Was it worth it? Well, West Feliciana has one of the best school systems in the state now. Our neighboring parish, East Feliciana, chose a different path. It established a segregation academy, where most of the white kids went to school. That parish is divided by race in ways that West Feliciana isn’t, because our parents generation learned how to make it work.

However, the price paid by black people of the parish included having to stand on the sidelines while the white people got to have their antebellum festival. The price paid by black people included sending their children on school field trips to hear whitewashed (!) history that edited out the unpleasant parts of the story West Felicianians told themselves about who they were. The “they” was white West Felicianians. Not black ones.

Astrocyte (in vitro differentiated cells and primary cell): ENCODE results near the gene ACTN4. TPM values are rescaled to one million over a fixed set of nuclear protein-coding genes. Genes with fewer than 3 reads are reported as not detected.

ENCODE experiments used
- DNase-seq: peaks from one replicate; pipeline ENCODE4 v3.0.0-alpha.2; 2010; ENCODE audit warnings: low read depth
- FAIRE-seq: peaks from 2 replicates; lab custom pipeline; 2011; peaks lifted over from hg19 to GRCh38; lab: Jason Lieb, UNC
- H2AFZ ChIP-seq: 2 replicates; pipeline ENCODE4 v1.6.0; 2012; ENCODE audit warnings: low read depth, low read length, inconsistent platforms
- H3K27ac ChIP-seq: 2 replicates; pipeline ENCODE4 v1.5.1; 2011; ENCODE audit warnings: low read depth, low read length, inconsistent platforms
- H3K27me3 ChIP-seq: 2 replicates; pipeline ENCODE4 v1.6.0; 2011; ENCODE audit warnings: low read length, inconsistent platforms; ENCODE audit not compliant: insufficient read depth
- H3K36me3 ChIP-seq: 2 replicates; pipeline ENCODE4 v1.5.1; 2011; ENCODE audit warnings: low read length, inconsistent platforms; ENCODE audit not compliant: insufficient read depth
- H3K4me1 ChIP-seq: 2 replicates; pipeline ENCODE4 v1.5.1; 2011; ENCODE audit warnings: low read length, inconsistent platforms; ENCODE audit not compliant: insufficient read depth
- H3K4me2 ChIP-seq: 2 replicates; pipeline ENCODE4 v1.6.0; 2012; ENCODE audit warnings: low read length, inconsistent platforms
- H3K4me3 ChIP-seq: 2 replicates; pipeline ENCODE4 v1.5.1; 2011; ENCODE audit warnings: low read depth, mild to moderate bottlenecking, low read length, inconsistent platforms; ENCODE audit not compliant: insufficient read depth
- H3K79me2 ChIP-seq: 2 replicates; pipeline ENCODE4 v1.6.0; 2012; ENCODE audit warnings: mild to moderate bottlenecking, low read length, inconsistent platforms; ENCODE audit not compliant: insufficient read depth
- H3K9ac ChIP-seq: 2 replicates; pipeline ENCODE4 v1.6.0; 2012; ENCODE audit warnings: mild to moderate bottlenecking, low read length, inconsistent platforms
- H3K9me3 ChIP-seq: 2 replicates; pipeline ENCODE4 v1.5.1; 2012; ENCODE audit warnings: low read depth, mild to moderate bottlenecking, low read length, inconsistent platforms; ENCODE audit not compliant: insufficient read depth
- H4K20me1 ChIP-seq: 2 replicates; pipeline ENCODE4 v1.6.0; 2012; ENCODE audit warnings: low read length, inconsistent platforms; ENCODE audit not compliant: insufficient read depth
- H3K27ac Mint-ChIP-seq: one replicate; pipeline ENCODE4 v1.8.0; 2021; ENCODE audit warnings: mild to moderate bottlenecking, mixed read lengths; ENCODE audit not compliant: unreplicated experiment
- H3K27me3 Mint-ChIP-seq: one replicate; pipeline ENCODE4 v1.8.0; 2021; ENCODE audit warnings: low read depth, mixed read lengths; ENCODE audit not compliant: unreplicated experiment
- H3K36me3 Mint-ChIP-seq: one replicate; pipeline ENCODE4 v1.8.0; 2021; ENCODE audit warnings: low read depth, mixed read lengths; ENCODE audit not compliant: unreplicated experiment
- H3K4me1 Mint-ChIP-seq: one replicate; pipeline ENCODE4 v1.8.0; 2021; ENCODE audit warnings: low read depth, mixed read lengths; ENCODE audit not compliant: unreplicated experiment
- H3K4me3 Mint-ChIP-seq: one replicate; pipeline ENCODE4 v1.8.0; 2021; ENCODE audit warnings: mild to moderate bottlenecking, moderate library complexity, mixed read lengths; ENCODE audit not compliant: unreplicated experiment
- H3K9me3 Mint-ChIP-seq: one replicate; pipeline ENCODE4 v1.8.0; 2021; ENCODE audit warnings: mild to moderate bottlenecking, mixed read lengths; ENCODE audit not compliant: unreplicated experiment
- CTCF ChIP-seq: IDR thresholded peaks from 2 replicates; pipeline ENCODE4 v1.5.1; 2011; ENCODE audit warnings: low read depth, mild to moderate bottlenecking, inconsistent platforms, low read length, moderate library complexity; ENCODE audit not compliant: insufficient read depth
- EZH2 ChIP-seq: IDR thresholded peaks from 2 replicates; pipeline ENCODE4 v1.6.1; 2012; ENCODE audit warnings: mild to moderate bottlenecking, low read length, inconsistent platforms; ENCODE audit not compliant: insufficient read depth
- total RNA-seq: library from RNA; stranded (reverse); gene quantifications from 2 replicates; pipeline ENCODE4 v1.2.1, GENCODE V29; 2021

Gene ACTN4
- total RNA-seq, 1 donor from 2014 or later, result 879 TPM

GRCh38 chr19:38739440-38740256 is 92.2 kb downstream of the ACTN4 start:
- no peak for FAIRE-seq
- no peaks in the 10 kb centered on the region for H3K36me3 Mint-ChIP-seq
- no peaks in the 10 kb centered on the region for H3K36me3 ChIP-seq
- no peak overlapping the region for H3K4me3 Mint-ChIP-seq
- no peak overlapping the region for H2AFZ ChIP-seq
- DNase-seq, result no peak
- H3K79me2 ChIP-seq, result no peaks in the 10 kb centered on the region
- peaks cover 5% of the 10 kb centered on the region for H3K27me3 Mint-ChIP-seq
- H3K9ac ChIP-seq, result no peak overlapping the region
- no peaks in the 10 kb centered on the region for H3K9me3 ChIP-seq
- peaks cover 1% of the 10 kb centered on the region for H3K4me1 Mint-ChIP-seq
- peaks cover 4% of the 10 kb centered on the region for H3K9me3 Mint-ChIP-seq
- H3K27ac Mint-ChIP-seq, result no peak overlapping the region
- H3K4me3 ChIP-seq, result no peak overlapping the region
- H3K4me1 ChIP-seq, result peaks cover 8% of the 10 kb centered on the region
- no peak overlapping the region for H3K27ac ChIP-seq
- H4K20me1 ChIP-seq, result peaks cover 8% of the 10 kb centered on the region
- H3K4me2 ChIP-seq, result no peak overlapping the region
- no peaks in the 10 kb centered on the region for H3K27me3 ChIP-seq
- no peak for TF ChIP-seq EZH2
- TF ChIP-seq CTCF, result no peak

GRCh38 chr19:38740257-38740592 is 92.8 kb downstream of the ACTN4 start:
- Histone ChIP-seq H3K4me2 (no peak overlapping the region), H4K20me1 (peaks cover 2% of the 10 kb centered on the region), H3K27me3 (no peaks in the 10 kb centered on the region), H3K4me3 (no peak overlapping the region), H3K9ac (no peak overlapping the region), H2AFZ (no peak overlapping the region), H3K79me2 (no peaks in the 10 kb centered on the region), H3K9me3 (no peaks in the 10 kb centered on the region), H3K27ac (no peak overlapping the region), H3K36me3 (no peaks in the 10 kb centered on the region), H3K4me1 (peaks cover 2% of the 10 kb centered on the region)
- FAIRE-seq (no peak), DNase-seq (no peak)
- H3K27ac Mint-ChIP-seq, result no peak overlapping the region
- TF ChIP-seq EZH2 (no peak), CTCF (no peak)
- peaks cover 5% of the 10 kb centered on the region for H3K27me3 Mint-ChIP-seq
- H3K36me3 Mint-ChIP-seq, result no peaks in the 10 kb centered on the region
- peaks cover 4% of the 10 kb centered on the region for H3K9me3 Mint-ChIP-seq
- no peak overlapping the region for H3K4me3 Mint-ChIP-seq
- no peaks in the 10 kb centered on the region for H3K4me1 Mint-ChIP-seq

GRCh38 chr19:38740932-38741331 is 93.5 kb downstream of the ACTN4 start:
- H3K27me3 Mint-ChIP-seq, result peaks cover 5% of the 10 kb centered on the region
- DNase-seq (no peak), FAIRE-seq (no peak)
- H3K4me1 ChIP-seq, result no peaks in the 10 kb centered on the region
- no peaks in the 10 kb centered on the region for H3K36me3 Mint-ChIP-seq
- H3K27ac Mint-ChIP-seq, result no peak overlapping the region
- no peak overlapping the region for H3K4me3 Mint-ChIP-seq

But now, that’s going to change. How very strange that the killing of a black man in Minneapolis led to a series of events that killed a small-town Louisiana festival that has been going on for nearly half a century. I am confident, though, that something good is going to come out of this. It is going to require hard work for whites and blacks to engaged each other, and a lot of patience and grace on both sides. But I have faith that the people of the parish are going to work out a way to face our common history together — the good and the bad that make us who we are.

I strongly reject the idea that we must despise plantation homes because of their connection to slavery. Slavery isn’t the only story of antebellum Louisiana, nor is Jim Crow the only tale of post Civil War West Feliciana that has any meaning. There is so much rich history there, black and white. Audubon’s legacy too is so vivid — much more vivid than I ever heard growing up. Here, from that Smithsonian Magazine story I linked to above, is a description of Audubon’s coming over from London to fetch his wife in West Feliciana: